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Making Near-Beer

I have a friend who quit drinking mostly, not sure why he’s not an alcoholic maybe a health thing. Anyway he asks me how to make a non-alcoholic beer because he does like the taste of craft beer. I looked into it and as I suspected most of them are reduced by distillation under reduced pressure to preserve flavor. I suppose I could hook up a venturi to a faucet and pull some vacuum on a pressure cooker, but does anyone have other ideas? Maybe make a small beer, then do freeze distillation first, then low pressure removal, then add back water?

Damn him anyway. I just know this is going to result in the destruction of some perfectly good beer.

Not sure if this helps at all, but I was just on Weyermann’s web site and noticed that a couple of their dextrine malts were used in the process to some degree.

Carapils - up to 30% in low alcohol beers

Carahell - up to 40%! in non-alcoholic or low alcohol beers.

Good tip, I was thinking of using a lot of specialty grains relative to base malt just to stat with the lowest ABV possible. They say near beer is under 0.5%ABV.

BierMuncher over at HomebrewTalk did an experiment with an Anchor Steam clone a few years ago. http://www.homebrewtalk.com/f13/creatin … eer-39433/

He said he didn’t think it was totally non-alcoholic, but pretty close. Seems like a better way to do it.

Do a web search - there was an article about this in BYO a while back. Basically, you’ll first make beer. Then heat it gently in the oven until the alcohol evaporates (I think around 180-185 degrees for half an hour). Then chill it back down and force carb. IIRC, they said it should get down to around .5%.

Sometimes I have an extra half-gallon or so when I keg, and I’ve thought about processing the remainder, then bottling it in 2L bottles and force carbing with an air chuck or carbonator cap.

Some have expressed concerns about losing hop character with the heat treatment, so you may have to monkey around with hop teas or dry-hopping if you’re shooting for something hoppy. Give it a shot, and see what you get.

:cheers:

First of all, I’d never actually try this, but if I did:

Heat will be required to get rid of the alcohol. So… I do fear the near-beer will taste “cooked” or somehow “off”. You would certainly want to use fining agents including gelatin and lager for a very long time indeed before applying heat to prevent any yeast from getting cooked and giving off a meaty flavor in the finished near-beer. Get that yeast out of there before applying any heat.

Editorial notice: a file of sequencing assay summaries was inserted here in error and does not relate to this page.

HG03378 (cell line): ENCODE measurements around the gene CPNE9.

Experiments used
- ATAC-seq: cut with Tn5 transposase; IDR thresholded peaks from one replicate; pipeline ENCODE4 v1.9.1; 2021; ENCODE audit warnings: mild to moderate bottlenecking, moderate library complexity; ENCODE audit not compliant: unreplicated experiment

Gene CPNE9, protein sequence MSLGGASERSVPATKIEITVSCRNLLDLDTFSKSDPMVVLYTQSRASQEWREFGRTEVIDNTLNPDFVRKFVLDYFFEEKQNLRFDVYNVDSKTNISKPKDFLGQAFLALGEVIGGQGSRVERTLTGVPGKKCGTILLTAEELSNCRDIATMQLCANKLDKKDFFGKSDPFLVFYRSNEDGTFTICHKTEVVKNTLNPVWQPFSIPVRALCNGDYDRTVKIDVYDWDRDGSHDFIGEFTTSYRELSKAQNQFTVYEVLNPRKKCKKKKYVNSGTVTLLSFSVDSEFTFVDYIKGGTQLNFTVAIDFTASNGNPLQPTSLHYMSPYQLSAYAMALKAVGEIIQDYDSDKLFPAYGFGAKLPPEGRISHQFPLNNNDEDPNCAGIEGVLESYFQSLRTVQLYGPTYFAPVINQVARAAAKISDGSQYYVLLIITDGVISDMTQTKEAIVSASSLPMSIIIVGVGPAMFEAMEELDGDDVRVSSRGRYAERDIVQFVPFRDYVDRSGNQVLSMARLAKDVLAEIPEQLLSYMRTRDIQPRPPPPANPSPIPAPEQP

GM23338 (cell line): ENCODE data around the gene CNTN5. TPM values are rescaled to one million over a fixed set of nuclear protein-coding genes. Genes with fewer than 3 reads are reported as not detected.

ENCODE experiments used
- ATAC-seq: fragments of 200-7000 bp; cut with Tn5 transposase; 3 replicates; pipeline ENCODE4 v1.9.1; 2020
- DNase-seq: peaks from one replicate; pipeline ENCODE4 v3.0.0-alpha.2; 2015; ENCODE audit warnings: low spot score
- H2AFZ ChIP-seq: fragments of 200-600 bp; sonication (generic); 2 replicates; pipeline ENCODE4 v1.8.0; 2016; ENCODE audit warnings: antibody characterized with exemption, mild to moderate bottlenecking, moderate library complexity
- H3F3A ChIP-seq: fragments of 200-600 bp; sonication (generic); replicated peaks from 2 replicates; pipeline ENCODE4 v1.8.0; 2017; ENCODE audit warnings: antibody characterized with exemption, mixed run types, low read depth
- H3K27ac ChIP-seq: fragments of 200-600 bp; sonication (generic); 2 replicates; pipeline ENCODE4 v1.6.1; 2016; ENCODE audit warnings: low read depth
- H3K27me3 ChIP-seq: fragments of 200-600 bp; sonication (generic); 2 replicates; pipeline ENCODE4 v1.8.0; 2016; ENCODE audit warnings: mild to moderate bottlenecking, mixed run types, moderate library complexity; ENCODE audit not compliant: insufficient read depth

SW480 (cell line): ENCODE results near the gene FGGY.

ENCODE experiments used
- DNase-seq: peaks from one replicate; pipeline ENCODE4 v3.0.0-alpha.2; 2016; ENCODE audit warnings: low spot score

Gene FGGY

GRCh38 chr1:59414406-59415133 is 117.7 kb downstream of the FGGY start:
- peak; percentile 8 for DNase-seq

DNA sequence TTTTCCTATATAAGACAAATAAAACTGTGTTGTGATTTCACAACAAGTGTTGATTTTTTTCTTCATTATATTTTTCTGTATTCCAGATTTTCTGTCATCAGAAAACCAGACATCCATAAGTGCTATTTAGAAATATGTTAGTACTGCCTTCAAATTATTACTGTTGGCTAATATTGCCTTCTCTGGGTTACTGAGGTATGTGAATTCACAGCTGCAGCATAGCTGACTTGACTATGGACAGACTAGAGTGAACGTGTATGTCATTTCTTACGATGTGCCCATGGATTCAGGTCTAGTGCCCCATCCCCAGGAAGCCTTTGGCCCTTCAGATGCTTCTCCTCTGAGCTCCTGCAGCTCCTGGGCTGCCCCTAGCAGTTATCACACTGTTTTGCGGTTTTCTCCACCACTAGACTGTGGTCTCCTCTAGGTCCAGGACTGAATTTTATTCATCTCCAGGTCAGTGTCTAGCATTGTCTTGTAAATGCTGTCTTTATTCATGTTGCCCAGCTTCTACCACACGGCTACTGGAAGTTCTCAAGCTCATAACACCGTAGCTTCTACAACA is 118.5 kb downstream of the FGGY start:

Wait for a very dry winter day when the relative humidity is only like 25%, so that the air is “thirsty” and evaporation is thus faster and easier. Then heat the fermented beer outdoors, but out of any sunlight! e.g., in your garage, to about 180 F for, yeah, like 30 minutes, and hope for the best.

Might need to adjust IBUs down in the beer to account for the second heating, unless diluting later in which case you might actually need to kick the IBUs upwards instead. Something to think about anyway.

Use more specialty malts all around. Then you can more safely dilute to help bring the alcohol down another notch after heating.

Also I like the idea of using a ton of Carapils. Yeah, go huge, like 40% or something. Then the beer won’t taste watered down, even though it is.

Yeah, I think that’s a key item… after removing the alcohol, add something like 30-40% preboiled (and thus deoxygenated and sanitized) water to bring the remaining alcohol even lower.

Finally, since you’ve removed all the yeast and also cooked it, you need to add a sprinkle of fresh yeast, prime and bottle. Or you could keg it I guess, but it might take some time to run through a lot of it.

I’d be real curious if anyone could get this to work and still taste decent. Not that I would ever do it, but hey, some poor sops out there will find it useful, and I do find it to be a very interesting experiment, conceptually anyway. So if anyone does try it, let us know how it turns out!

Interesting strategy to use heat to evaporate the alcohol. I can’t imagine this process will go smoothly without the fermented wort becoming oxidized. It sounds like a huge hassle.

I would remove the labels from St. Pauli Girl NA and tell him you made it especially for him. Then I would tell him it was a pain in the ass and never do it again,

Interesting insights. The thread on brewtalk is informative although there seems to be some confusion over how distillation of alcohol from an aqueous solution works. I have some knowledge about that so I think I can figure out where I’m at by measuring vapor temp. I’m also considering putting together a no-ferm version of beer, just some specialty grains, some oats for body, and hops in the boil. Might have to drop the pH into the post-ferm range of 4.5 using lactic acid.

Anyway I have plenty of beer to play with, I’ll report back as I delve into this a bit more.

If all fails, I’ll resort to your suggestion Mabus.

Ha!
Yeah, I don’t get NA beer. If it’s really a problem for you, DON’T DRINK IT. Even if it resembles the real thing. It’s like vegans eating fake meat, if you have such a problem with eating real meat, why would you eat fake meat, something that is to resemble something you dislike? I know there’s all kinds of reasons and me, being mostly vegetarian, I eat fake meat on occasion, but it’s not really my thing. I certainly wouldn’t drink NA beer…what’s the point if it’s not even going to taste as good as the real deal? It’s like sex with a blowup doll…(which I’ve never had, by the way, haha).

The very first time I brewed something was not quite working with my drill/mill setup (or I didn’t know what I was doing)

I did not get the grain crushed propperly but mashed it anyway without knowing what it should have been like.

My gravity came out to something like 1.02. It did ferment. I calculated about 1.5% alcohol or so. It bottle conditioned fine. had some grain flavor. Way overpowered by the hops though.

So if it was something I was actually trying to do, I migh crush a bunch of carahell/ carapils for flavor etc. and try adding in a bunch of undercrushed 2-row - see what happens.

Probably not the way to go, but it would be an interesting shot in the dark. Again…I have NO idea if this is a sound prospect.